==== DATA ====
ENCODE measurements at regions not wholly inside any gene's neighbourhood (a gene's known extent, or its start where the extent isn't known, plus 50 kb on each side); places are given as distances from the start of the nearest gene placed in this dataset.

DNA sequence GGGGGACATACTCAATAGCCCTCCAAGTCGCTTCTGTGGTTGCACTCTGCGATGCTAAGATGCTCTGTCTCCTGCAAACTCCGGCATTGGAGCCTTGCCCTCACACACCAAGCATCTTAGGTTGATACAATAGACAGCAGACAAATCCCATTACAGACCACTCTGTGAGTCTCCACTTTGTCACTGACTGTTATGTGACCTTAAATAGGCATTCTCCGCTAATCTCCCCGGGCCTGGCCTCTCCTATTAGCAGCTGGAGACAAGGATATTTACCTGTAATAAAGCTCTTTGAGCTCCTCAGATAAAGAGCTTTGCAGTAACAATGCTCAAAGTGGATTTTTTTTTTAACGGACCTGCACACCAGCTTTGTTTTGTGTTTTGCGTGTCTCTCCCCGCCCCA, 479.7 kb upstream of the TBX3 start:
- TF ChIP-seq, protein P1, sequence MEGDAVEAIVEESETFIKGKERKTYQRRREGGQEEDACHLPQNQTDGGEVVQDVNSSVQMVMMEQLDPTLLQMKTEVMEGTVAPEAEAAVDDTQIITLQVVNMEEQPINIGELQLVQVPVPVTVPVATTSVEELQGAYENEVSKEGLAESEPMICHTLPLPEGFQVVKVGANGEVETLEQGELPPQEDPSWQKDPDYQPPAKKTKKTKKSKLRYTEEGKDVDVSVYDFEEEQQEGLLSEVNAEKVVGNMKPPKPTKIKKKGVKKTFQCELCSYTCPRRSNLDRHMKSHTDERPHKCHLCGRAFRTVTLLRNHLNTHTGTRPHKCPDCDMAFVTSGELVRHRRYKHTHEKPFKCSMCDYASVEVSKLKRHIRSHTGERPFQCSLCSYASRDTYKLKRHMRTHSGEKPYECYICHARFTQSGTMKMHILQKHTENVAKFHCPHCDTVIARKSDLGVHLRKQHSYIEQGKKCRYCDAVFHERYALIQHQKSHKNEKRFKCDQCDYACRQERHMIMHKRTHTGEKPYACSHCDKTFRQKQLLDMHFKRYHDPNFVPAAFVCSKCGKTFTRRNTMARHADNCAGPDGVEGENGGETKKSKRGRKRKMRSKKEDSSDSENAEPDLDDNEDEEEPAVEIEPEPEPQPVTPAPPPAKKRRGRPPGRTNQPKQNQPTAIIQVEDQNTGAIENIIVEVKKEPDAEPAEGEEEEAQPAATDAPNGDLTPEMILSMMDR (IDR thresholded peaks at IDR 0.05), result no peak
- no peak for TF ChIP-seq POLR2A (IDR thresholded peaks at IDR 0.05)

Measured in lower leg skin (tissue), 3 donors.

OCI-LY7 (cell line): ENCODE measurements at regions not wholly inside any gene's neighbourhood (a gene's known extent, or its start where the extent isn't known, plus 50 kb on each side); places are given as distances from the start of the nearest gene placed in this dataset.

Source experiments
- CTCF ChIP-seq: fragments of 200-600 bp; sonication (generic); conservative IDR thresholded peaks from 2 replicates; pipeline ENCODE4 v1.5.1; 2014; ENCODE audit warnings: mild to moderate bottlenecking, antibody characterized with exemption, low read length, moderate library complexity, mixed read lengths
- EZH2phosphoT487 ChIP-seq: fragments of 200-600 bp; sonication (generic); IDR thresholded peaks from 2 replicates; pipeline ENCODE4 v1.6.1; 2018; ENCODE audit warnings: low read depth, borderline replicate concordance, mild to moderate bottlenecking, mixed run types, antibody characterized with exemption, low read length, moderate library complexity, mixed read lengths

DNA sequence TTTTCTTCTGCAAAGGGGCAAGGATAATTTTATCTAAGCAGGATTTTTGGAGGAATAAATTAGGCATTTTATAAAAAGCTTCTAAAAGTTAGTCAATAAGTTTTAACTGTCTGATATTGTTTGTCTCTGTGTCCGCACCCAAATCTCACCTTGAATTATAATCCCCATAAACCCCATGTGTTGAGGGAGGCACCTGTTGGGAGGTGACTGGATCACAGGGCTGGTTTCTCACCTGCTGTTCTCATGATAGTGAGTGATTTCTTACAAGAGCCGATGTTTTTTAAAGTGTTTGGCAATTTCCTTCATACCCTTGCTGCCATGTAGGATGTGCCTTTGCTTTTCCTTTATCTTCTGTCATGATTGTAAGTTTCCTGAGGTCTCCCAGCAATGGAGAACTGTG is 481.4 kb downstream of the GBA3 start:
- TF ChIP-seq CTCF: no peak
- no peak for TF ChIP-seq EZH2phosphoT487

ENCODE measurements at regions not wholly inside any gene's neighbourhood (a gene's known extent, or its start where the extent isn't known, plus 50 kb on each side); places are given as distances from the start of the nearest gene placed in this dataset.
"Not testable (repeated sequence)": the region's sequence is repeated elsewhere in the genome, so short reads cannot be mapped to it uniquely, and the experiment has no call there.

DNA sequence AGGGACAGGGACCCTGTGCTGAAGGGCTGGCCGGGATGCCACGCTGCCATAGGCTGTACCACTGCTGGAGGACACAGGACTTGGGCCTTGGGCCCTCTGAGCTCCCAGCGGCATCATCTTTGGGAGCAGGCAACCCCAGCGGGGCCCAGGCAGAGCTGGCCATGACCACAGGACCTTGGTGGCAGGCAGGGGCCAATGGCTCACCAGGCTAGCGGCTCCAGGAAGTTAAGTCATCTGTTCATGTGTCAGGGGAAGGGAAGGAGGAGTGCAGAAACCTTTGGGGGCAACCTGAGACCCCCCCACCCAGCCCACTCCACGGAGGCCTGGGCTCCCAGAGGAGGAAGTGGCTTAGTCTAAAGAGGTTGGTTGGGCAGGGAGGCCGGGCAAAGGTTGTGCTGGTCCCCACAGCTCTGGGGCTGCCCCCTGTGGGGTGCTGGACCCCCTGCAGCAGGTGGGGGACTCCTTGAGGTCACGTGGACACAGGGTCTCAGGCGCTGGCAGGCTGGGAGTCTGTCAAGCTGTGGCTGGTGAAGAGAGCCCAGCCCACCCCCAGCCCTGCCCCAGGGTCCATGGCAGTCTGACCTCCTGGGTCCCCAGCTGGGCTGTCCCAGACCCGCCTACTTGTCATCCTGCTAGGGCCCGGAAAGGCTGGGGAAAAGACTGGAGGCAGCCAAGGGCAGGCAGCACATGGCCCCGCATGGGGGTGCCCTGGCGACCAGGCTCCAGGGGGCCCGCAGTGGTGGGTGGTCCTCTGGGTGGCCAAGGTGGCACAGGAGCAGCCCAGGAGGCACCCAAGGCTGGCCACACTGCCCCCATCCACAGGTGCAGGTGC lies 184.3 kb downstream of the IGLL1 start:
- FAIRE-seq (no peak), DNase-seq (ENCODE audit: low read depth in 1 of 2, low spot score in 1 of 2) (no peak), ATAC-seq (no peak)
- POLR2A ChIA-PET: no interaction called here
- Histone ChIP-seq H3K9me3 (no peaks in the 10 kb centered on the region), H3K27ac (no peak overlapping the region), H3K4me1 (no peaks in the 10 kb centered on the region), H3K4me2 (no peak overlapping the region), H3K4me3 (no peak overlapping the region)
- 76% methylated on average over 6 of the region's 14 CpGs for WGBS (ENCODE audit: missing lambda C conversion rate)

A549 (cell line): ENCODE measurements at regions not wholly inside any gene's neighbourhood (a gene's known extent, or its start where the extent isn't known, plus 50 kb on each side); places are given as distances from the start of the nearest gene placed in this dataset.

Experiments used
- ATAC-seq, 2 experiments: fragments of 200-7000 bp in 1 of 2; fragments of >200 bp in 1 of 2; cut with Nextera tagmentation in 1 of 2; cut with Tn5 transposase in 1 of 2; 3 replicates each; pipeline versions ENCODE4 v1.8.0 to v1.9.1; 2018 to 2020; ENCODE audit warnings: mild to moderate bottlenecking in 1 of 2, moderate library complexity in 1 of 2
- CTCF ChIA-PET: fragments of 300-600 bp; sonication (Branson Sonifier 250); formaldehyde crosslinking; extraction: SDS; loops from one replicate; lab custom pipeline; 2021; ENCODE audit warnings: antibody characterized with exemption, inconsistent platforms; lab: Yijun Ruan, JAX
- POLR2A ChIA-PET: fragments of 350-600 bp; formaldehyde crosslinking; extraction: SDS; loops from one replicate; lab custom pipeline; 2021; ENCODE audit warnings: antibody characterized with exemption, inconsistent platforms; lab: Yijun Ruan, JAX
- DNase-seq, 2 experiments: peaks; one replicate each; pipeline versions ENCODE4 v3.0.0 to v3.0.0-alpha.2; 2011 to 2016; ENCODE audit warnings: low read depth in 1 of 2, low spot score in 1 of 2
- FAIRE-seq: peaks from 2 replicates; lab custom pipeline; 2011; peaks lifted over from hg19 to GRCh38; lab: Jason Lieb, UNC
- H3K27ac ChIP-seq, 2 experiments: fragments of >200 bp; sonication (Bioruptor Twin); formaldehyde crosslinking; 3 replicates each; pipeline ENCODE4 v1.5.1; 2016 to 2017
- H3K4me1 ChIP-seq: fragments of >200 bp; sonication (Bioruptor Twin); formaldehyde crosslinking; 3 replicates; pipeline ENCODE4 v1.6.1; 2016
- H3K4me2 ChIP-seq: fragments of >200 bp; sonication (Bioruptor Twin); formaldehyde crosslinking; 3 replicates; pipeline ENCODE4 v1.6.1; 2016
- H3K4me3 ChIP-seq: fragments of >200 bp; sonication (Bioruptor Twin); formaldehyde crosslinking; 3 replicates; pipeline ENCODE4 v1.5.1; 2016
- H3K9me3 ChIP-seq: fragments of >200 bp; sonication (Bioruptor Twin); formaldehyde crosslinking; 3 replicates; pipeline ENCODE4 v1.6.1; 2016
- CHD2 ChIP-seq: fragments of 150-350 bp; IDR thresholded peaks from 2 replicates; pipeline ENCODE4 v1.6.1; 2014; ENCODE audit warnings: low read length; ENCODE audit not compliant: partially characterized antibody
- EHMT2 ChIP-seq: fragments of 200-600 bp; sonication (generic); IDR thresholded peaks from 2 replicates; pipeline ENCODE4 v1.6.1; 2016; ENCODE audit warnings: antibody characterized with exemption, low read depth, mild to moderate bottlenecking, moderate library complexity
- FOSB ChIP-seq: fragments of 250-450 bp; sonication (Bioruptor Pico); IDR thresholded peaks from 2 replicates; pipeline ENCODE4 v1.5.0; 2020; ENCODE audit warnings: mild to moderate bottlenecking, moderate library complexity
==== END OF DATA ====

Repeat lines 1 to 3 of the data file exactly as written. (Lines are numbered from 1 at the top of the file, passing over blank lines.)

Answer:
ENCODE measurements at regions not wholly inside any gene's neighbourhood (a gene's known extent, or its start where the extent isn't known, plus 50 kb on each side); places are given as distances from the start of the nearest gene placed in this dataset.

DNA sequence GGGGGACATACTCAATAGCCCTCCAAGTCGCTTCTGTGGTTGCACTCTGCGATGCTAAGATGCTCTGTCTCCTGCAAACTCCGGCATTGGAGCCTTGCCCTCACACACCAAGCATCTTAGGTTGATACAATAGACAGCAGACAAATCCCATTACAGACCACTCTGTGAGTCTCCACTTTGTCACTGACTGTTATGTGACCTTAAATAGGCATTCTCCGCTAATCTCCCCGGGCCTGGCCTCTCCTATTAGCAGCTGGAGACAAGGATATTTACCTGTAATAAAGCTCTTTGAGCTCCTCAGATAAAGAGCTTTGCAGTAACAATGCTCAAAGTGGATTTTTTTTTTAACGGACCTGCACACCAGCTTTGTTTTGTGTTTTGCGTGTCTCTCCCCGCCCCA, 479.7 kb upstream of the TBX3 start:
- TF ChIP-seq, protein P1, sequence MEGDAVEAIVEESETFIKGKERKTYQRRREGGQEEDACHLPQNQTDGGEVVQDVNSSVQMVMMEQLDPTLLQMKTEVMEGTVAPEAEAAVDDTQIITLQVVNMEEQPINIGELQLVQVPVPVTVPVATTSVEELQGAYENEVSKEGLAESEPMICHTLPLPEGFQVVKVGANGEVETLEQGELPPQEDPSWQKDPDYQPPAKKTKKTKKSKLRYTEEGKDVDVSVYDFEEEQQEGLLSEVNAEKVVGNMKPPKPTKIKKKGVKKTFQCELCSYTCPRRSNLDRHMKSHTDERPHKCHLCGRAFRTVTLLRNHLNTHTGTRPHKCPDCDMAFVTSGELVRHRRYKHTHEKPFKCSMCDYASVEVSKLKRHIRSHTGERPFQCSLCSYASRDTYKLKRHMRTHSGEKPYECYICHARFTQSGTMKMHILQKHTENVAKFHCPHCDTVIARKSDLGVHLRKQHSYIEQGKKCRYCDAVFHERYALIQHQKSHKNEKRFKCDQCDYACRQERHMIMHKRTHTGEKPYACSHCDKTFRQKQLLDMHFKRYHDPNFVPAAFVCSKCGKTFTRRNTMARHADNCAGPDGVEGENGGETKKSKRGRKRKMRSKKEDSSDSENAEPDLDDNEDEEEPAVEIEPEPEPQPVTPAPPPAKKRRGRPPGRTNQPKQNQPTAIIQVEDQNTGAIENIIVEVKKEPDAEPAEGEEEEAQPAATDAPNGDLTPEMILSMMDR (IDR thresholded peaks at IDR 0.05), result no peak